Many years ago, I found a text file of "things to do when you’re bored", one of which was "Make up a language and ask people for directions in it." I got a taste of how that might go today.
Robin and I decided to visit the Buddha Park, which is apparently a quirky ferro-concrete tourist attraction built in the 60s. It’s in Tha Deua, 27km from Laos, so the cheapest sensible way to get there is by bus. The bus station is 2km from the city centre, so we rented bikes for the day and I bought a map.
By the time we reached the bus station, I had decided I’d like to ride to the park, so I set off. The first half (or so) of the ride was uneventful. Traffic in Laos is slow, patient, and used to dealing with slower 2-wheeled vehicles since some of the locals ride bikes and many more ride motos.
Then I reached a fork in the road, labeled only with the names of a few temples that were not on my map. The fork also wasn’t on my map, but neither was a roundabout a few km back (which was labeled with Tha Deua so OK.) I took the paved side of the fork, and the paved side of another fork a few km later.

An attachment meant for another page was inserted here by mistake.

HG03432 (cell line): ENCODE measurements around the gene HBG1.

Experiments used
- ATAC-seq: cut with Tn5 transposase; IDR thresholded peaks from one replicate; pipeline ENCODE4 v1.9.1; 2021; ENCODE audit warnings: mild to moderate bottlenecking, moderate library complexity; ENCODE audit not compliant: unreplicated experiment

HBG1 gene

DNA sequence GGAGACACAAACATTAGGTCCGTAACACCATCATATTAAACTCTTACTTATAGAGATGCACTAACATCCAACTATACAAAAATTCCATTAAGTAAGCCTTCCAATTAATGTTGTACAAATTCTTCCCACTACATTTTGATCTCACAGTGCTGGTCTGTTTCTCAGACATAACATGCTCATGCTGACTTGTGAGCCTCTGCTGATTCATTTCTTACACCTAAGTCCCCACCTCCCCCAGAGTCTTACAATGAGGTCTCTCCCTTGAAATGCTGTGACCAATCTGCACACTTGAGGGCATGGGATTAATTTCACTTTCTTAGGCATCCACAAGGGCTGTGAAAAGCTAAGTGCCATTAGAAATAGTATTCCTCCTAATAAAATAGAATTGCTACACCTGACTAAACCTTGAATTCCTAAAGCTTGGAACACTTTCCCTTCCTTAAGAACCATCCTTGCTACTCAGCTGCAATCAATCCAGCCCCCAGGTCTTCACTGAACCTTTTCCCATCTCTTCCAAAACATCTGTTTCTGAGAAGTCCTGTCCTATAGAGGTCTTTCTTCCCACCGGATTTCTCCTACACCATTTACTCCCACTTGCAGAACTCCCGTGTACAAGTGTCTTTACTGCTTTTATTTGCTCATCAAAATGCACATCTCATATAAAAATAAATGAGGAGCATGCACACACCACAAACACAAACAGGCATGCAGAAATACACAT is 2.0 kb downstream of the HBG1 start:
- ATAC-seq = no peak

It was a pleasant ride, and definitely off the beaten track. I was the only white person in sight. People waved from streetside shops and restaurants and yelled "hello!" I saw people of all ages riding motos and bicycles, including school children and monks. There were many schools and temples along the road, the only structures that didn’t appear grey and run down.
I was beginning to worry if I was going the right way, so I asked a man at a roadside shop for directions to Tha Deua or the Friendship Bridge (to Thailand, on the way to Tha Deua.) He was completely unable to understand what I meant, and the same held for everyone else I asked. I rode along the road some more but without much hope – I had ridden far enough that I definitely should have reached the Friendship Bridge by now if not Tha Deua.
When the pavement ran out, I turned around. Shortly thereafter, a 12 year old on a Honda Wave pulled alongside me and asked "where you going?" I again tried to ask for directions to Tha Deua or the Friendship Bridge but he only looked at me blankly and said "sorry." He rode alongside a bit longer, then said goodbye and pulled away.
On the way back, I stopped at a stand selling pressed sugarcane. This is a green/yellow drink served in a bag of ice with a straw, produced by running sugarcane pieces through a motor-driven press. It has a strange taste that I didn’t really like, as well as being very sweet (instant sugar rush, moreso than I’ve had with any cola or sports drink.) It was worth a try though, especially since it cost me the equivalent of 25Â¢.
So oh well. Robin phoned me from the park, wondering where I was. We’re meeting up at the guesthouse when she gets back, and if she recommends seeing the park, I’ll take the bus out there early tomorrow. If not, it was still a fun ride so no loss!
(Entry written March 18, 2010)